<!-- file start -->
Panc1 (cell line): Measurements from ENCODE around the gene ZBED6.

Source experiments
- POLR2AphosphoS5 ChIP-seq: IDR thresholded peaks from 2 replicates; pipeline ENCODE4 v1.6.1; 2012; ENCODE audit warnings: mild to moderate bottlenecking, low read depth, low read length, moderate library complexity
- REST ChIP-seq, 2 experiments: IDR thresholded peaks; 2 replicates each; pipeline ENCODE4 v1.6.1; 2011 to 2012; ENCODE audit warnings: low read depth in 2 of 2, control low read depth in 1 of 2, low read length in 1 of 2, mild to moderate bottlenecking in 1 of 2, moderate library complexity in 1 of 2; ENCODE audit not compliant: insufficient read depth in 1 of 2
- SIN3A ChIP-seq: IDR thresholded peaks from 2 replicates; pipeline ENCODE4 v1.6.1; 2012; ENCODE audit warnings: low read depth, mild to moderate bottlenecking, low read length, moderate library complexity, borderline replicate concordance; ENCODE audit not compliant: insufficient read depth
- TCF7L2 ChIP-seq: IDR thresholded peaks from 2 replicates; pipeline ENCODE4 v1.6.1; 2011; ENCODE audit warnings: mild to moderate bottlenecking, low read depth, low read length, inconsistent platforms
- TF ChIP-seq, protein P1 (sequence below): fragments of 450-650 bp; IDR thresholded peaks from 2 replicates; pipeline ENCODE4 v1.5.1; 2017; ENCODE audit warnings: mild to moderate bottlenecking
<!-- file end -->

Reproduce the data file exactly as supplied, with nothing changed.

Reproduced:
Panc1 (cell line): Measurements from ENCODE around the gene ZBED6.

Source experiments
- POLR2AphosphoS5 ChIP-seq: IDR thresholded peaks from 2 replicates; pipeline ENCODE4 v1.6.1; 2012; ENCODE audit warnings: mild to moderate bottlenecking, low read depth, low read length, moderate library complexity
- REST ChIP-seq, 2 experiments: IDR thresholded peaks; 2 replicates each; pipeline ENCODE4 v1.6.1; 2011 to 2012; ENCODE audit warnings: low read depth in 2 of 2, control low read depth in 1 of 2, low read length in 1 of 2, mild to moderate bottlenecking in 1 of 2, moderate library complexity in 1 of 2; ENCODE audit not compliant: insufficient read depth in 1 of 2
- SIN3A ChIP-seq: IDR thresholded peaks from 2 replicates; pipeline ENCODE4 v1.6.1; 2012; ENCODE audit warnings: low read depth, mild to moderate bottlenecking, low read length, moderate library complexity, borderline replicate concordance; ENCODE audit not compliant: insufficient read depth
- TCF7L2 ChIP-seq: IDR thresholded peaks from 2 replicates; pipeline ENCODE4 v1.6.1; 2011; ENCODE audit warnings: mild to moderate bottlenecking, low read depth, low read length, inconsistent platforms
- TF ChIP-seq, protein P1 (sequence below): fragments of 450-650 bp; IDR thresholded peaks from 2 replicates; pipeline ENCODE4 v1.5.1; 2017; ENCODE audit warnings: mild to moderate bottlenecking